Shelterforce discussed the thorny issue of managing scattered-site rentals by nonprofits in its winter 2011 issue, noting that it "has long been considered a very tough nut to crack for nonprofit housing groups." The lack of efficiencies of scale lead to higher costs for travel and time, maintenance for non-uniform household items, fewer units sharing equipment like laundry facilities, and security. One property manager estimates that management costs 25 to 30 percent more than traditional rental units.

"FOR RENT" sign in front of scattered-site rental
So why do it? The glut of single-unit homes on the market means they're available, and mission-driven nonprofits also see it as an important. By putting these homes to good use, they make an impact on local neighborhoods. As quoted in the story, “Scattered-site rentals provide nonprofits with a strong physical presence and stakeholder role within a neighborhood, enabling them to be more involved in local political lobbying and neighborhood change,” says Benji Power of Neighborhood Housing Services of South Florida.

NeighborWorks America has developed the comprehensive Scattered Site Rental Toolkit: Business Planning for Development & Management to assist nonprofits that want to provide affordable housing and stabilize neighborhoods through such rentals.

Does your organization have experiences — successful or otherwise — with this type of work? What advice would you share?

Thursday, June 21, 2012

Department of Education's Place-Based Strategy

Reposted from the "Stabilize" blog of the NeighborWorks America Stable Communities program.
This progress report, "Impact in Place: A Progress Report on the Department of Education's Place-Based Strategy," presents outcomes to date on efforts at a case study of San Francisco on efforts by the Department of Education to strengthen the role of schools in their communities. According to the report, "Communities that face underperforming schools, rundown housing, neighborhood violence, and poor health know that these are interconnected challenges and that they perpetuate each other....In the education world, the focus on place is particularly important, as it gives the Department a mechanism to see how its investments focused on 'in-school' levers of change interact with 'out of school' conditions for learning and the interventions meant to address them."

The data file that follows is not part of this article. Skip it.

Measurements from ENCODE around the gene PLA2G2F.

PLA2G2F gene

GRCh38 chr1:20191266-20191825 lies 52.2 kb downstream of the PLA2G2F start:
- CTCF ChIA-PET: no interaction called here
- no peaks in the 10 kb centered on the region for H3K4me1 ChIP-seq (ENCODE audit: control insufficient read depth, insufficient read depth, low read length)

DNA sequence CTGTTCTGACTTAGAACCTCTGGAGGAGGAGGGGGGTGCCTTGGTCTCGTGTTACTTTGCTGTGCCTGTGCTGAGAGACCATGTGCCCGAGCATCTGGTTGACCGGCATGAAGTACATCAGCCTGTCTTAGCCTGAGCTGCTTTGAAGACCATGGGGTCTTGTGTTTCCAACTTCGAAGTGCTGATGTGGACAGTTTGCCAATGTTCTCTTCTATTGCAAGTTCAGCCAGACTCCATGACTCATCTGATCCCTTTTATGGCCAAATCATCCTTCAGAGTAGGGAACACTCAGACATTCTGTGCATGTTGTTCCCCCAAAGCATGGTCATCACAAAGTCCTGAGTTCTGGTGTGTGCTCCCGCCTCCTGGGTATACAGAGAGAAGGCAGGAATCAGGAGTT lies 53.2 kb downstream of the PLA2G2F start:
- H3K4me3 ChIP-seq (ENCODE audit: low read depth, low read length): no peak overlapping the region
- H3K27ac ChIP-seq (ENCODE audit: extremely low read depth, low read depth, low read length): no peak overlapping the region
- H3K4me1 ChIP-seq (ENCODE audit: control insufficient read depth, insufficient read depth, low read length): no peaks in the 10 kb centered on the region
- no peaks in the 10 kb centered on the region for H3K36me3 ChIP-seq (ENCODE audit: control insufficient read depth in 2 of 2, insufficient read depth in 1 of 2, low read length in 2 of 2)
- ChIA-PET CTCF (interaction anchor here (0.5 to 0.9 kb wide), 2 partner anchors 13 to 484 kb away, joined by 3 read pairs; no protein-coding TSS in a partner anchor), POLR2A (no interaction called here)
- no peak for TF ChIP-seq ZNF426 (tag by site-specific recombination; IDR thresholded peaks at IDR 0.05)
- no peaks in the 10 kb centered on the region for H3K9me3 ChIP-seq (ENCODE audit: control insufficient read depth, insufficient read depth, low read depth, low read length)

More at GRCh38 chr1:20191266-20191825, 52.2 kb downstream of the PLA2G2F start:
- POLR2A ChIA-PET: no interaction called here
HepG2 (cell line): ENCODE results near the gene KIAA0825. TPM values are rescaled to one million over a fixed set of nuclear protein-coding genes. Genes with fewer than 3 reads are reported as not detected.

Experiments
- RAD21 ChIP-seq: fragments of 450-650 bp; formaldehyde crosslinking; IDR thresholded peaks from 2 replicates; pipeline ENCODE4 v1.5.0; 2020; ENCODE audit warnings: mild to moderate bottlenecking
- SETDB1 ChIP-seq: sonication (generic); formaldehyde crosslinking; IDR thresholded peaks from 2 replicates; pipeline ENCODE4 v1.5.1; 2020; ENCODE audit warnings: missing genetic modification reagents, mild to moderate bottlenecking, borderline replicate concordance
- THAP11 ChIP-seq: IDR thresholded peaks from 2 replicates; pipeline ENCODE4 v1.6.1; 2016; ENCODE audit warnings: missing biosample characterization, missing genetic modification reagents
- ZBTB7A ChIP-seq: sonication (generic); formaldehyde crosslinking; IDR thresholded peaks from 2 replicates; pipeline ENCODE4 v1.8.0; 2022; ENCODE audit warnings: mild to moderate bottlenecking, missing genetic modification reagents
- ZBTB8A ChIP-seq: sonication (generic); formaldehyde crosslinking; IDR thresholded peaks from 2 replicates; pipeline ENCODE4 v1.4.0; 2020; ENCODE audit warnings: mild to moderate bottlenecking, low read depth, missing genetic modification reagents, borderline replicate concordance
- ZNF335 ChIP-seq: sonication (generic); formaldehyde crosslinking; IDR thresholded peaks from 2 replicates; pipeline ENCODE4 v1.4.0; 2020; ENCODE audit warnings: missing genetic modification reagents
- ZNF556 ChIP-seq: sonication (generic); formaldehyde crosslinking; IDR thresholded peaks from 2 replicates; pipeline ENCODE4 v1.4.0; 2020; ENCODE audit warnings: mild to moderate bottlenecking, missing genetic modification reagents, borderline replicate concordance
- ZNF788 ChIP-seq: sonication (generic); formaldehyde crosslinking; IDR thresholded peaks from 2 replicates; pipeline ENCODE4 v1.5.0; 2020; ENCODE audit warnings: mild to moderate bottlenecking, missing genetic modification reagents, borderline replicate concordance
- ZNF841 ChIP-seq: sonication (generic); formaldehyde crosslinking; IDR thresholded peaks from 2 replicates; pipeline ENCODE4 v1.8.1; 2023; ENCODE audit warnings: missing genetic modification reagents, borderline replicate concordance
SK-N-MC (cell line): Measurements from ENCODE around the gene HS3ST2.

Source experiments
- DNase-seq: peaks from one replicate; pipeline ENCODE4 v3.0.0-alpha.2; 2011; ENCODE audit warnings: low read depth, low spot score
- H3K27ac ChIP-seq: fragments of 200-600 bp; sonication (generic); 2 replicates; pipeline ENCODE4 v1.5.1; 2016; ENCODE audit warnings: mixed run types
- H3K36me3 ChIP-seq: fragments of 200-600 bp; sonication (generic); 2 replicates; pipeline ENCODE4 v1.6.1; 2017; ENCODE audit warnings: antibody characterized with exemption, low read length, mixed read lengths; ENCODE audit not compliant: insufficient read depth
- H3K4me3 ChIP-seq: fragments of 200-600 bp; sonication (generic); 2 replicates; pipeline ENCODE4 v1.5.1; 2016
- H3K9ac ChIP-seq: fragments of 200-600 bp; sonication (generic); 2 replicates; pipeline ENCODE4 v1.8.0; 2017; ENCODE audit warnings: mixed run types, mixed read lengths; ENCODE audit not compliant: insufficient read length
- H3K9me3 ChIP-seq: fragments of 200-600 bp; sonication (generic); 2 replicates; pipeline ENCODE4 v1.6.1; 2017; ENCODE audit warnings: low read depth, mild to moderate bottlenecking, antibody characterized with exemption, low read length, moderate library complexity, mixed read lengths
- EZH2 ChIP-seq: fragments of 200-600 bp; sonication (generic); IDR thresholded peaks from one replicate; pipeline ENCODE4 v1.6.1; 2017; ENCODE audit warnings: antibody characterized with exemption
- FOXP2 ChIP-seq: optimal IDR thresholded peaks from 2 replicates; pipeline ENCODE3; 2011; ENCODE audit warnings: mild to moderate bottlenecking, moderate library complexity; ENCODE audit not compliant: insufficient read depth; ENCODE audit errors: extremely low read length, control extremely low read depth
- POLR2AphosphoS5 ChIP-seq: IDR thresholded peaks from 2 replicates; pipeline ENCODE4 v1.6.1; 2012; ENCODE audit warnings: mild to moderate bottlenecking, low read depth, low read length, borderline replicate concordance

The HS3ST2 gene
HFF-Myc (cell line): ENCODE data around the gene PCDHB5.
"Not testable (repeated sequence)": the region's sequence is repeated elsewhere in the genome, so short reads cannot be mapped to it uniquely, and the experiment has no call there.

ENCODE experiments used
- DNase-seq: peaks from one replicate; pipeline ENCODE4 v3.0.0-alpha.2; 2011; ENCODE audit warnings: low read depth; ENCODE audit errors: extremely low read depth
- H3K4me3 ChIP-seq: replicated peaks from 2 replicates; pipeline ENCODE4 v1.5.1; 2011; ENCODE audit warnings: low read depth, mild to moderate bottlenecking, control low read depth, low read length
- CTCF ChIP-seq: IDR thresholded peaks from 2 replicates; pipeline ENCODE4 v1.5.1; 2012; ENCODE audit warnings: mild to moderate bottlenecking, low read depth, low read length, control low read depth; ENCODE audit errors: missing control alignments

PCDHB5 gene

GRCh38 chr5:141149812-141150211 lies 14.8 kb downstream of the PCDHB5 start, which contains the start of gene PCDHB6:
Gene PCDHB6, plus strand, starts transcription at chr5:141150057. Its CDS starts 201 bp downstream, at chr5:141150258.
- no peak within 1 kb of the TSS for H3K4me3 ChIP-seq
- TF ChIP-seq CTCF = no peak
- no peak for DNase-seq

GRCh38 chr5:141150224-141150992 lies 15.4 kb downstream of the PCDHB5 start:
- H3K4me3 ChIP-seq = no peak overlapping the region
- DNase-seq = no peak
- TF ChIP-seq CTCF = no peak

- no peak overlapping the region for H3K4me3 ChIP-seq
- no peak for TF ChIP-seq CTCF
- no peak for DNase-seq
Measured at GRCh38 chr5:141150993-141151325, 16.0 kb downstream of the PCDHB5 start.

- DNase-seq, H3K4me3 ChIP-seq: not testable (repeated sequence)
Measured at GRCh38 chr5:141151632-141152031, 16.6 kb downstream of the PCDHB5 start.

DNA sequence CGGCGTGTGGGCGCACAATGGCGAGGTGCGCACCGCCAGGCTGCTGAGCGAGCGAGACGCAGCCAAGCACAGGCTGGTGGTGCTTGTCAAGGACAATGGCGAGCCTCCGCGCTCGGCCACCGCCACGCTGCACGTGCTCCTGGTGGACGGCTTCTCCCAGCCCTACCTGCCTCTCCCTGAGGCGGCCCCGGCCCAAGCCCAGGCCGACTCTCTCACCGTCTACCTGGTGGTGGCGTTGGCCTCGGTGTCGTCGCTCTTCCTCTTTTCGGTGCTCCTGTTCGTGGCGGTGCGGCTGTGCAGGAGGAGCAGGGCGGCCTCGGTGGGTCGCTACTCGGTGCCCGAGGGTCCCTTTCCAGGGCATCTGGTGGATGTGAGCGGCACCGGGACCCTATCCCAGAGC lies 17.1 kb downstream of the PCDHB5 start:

Elements of the theory of action include:
  • Engage the Community Through Asset Mapping and a Needs Assessment
  • Focus on Clear Results and Develop Shared Data Tools
  • Integrate Programs From Cradle to Career
  • Build Core Capacities Within Organizations and Communities
  • Break Down Silos
  • Capture and Share Learning
San Francisco put these elements into action to refocus citywide strategies into place-based ones, using a report from its Human Services Agency that indicated that many families accessed multiple services: mental health, juvenile justice, and foster care. It retargeted some of the $100 million flowing into two zip code areas to focus on 2,600 families with 5,800 children.
Beyond Housing photo of kids in the classroom - "DREAM" written on wall
The Department of Education’s Investing in Innovation (i3) program supports the development and expansion of innovative practices that can serve as models for improving student and school outcomes. The program also identifies and documents best practices that can be shared and taken to scale based on demonstrated success. As part of the Obama Administration's Open Data Initiative, a large focus of the place-based focus has been on improving data reporting and use for effective programming.

Have any of these efforts trickled down to the places you work?